Oct. 16, 2022

I feel I’m winning the battle again procrastination. (Day 105)

Oct. 17th, 2022

“I’m going to sit in my car and take a nap,” I told one of my classmates. “I’m burned out.”

“Yes! Aren’t we all?” She nodded her agreement vigorously: “Go! Do it!”(Day 106)

Oct. 18, 2022

It's very rare that my son and I reach a consensus. Today he told me: "The more things I've accomplished, the more slowly time seems to have passed." I said I agreed with this observation, but I wasn't sure he made this observation based on his accomplishment. (Day 107)

Oct. 19, 2022

I found my score on the TOEFL test I took in 1996. I wonder how much I can get now. (Day 108)

Oct. 20, 2022

Just finished on mid-term exam. Did horribly. (Day 109)

Oct. 21, 2022

Mid-term was over. Temporarily not desk-bound. I walked more than 20, 000 steps today. (Day 110)

Oct. 22, 2022

I threw away a cooler today. I’d had it for 15 years but never used it. I bought it because I thought I would enjoy the outdoors. Honestly, I’m not an outdoors type at all. Still, I had always believed I would change until I finally decided not to fool myself. (Day 111)

Oct. 23rd, 2022

The short fall break was over. Another half of the fall semester awaits. Tomorrow I’m going to give a presentation on Jane Austen. The wave of anxiety has been beating on me since this morning (Day 112).

Oct. 24, 2022

Today was full of irony. I arrived at school at 8:30 in the morning, only to find out I’d left my laptop at home. A round-trip to pick up my laptop wasted one precious hour. But our group had already digitally shared the presentation slides with our professor. Turns out I didn't need my laptop. (Day 113)

Oct. 25, 2022

“The Tale of Genji” is an extraordinary work. I can hardly believe a woman can dig into men’s psychology so deeply. (Day 114)

Oct. 26, 2022

When people ask, “how are you doing,” are you supposed to tell the truth? That’s what I did today. But after confessing all my problems, I suddenly felt uneasy and started googling. All the answers point to a big NO. The consequences? People won’t ask you again. Sad. (Day 115)

Oct. 27, 2022

On American Lit class, we discussed if Sherman Alexie’s short stories were based on his own life. I didn’t understand why this mattered. They are fiction, aren’t they. Our professor explained that if readers cared about the answer, it meant that the author had done a great job. (Day 116)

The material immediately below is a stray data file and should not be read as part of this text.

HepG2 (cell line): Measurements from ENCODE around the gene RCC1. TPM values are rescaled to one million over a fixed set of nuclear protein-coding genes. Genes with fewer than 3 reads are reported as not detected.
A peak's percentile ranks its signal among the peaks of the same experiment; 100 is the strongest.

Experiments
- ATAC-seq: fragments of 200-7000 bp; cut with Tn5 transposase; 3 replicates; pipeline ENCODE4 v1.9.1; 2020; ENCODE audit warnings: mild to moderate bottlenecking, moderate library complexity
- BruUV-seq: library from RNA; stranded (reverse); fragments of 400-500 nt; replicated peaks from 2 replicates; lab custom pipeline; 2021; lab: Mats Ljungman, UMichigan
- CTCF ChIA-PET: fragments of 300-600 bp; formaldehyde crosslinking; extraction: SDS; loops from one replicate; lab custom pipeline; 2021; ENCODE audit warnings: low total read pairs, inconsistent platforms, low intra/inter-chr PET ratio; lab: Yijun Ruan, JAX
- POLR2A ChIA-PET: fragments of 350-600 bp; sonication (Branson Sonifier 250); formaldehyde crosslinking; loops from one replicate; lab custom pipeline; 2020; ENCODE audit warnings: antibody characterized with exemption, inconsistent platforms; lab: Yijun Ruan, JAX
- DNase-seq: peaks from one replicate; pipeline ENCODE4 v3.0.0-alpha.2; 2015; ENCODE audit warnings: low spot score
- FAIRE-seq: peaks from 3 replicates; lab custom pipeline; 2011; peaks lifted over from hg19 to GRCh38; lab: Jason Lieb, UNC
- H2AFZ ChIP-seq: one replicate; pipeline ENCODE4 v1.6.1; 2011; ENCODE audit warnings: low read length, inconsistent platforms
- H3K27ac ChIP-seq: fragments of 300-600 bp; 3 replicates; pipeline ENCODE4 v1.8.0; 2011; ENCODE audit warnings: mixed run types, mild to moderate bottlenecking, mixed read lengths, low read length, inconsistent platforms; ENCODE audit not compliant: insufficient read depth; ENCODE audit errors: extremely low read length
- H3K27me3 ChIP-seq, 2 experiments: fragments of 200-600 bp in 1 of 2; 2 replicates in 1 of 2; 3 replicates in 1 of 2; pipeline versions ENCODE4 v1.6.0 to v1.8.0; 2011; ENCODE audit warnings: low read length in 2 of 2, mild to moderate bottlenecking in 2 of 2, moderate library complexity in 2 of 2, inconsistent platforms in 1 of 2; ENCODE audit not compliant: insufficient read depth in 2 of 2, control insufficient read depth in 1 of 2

(An irrelevant comment on Elon Musk: The good thing about Elon Musk is he supports the freedom of speech. The ungainly thing about him is his recent remarks on Ukraine and Taiwan, which proves that he is not as smart as he thinks he is. He has his fair share of ignorance, which is fine.)

Oct. 28, 2022

The easiest days to find parking at school are Mondays and Fridays; the spirit of weekends spreads to both ends, resulting in low attendance. If I skipped school, I would choose a Friday. Somehow I think only Saturday is the weekend; Friday and Sunday are spillovers. (Day 116)

Oct. 29, 2022

My daughter flew back for Halloween. She visited her old lab and found her lab coat still there. She planned to make it a ghost costume. A chemist can be spooky effortlessly. Science, Frankenstein, and horror make easy trinity. What do writers have to scare kids? (Day 117)

Oct. 30, 2022

I was working with my son on his college application. His personal statement easily reached the word limit. “I’m bankrupt,” he sighed. “Don’t have the space of even one word to spend.” I deleted an adverb for him, and he smiled, “Now I’m one-word rich.” (Day 118)

Oct. 31, 2022

I learned the history of the word "villain." Villain is from a Latin word "villanus," meaning "villager." In medieval society, a villager was a person lacking manners. As "manners" leans toward morals, villain (villanus) begins to mean a deliberate scoundrel. (Day 119)

(A side note: The original meaning of villain is a tenant as opposed to a land owner, just as Elon Musk’s “Twitter’s current lords and peasants.” Now everyone is equal as long as you pay $8 a month. How nice!)